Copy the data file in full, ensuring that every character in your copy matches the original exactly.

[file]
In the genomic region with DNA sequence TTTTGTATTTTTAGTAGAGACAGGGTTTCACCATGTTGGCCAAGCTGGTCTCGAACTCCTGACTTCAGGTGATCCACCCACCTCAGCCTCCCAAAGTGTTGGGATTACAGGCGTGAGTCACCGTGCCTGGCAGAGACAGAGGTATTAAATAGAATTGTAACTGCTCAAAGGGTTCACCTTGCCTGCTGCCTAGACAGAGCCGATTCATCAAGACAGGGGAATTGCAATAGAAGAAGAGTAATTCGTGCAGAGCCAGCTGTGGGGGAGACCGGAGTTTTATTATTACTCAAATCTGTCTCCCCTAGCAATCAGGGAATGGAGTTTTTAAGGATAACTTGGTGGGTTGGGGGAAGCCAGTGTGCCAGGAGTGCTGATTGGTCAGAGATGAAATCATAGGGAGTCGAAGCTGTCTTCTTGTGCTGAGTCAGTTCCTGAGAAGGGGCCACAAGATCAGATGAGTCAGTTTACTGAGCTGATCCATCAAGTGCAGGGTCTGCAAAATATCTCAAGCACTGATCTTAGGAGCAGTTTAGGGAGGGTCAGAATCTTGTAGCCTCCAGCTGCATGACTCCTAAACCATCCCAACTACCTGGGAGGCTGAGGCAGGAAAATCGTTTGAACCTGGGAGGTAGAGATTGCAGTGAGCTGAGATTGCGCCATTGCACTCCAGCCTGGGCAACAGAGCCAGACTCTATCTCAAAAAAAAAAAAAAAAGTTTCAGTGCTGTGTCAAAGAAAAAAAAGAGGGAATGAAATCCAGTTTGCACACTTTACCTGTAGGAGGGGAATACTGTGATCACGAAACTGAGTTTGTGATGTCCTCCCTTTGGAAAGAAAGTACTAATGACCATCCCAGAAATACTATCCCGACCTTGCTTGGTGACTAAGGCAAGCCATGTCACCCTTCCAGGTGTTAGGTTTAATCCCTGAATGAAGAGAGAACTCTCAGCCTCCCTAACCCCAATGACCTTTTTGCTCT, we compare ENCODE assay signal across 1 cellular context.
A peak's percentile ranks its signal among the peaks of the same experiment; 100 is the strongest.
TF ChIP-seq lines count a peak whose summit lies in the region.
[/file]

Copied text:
In the genomic region with DNA sequence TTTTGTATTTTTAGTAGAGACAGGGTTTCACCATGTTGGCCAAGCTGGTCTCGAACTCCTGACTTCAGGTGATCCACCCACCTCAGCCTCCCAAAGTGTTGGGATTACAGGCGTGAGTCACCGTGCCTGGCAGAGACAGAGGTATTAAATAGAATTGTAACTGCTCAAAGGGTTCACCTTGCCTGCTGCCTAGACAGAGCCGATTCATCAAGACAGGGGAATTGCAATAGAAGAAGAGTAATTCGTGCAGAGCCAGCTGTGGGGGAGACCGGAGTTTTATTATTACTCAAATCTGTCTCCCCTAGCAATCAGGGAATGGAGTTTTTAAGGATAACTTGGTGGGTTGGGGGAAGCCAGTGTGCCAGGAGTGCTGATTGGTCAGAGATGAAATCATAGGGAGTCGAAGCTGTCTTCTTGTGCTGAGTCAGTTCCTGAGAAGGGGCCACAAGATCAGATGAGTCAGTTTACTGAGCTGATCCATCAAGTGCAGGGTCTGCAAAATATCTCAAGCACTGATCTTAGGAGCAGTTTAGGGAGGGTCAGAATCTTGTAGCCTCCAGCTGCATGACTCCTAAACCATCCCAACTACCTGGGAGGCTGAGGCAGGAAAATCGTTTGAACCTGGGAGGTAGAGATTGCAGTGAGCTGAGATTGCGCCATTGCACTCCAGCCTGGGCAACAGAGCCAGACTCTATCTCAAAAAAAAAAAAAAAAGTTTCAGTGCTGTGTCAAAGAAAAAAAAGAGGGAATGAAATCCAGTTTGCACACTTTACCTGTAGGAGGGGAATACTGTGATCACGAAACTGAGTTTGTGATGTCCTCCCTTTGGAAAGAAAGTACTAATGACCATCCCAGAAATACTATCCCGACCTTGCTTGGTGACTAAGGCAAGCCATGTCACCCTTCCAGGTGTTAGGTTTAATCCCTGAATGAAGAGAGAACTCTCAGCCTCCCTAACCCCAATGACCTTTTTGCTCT, we compare ENCODE assay signal across 1 cellular context.
A peak's percentile ranks its signal among the peaks of the same experiment; 100 is the strongest.
TF ChIP-seq lines count a peak whose summit lies in the region.